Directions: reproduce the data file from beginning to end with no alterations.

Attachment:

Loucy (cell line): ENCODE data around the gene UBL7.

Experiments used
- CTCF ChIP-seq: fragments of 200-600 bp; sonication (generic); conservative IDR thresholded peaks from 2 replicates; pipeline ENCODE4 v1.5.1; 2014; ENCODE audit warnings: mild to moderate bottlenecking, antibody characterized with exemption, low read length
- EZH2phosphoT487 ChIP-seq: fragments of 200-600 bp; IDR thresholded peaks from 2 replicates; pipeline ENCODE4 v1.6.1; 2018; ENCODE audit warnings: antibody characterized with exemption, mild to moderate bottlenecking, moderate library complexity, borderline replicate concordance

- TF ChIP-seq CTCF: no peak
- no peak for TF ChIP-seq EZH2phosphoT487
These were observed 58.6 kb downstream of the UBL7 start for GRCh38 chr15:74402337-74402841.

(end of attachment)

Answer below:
Loucy (cell line): ENCODE data around the gene UBL7.

Experiments used
- CTCF ChIP-seq: fragments of 200-600 bp; sonication (generic); conservative IDR thresholded peaks from 2 replicates; pipeline ENCODE4 v1.5.1; 2014; ENCODE audit warnings: mild to moderate bottlenecking, antibody characterized with exemption, low read length
- EZH2phosphoT487 ChIP-seq: fragments of 200-600 bp; IDR thresholded peaks from 2 replicates; pipeline ENCODE4 v1.6.1; 2018; ENCODE audit warnings: antibody characterized with exemption, mild to moderate bottlenecking, moderate library complexity, borderline replicate concordance

- TF ChIP-seq CTCF: no peak
- no peak for TF ChIP-seq EZH2phosphoT487
These were observed 58.6 kb downstream of the UBL7 start for GRCh38 chr15:74402337-74402841.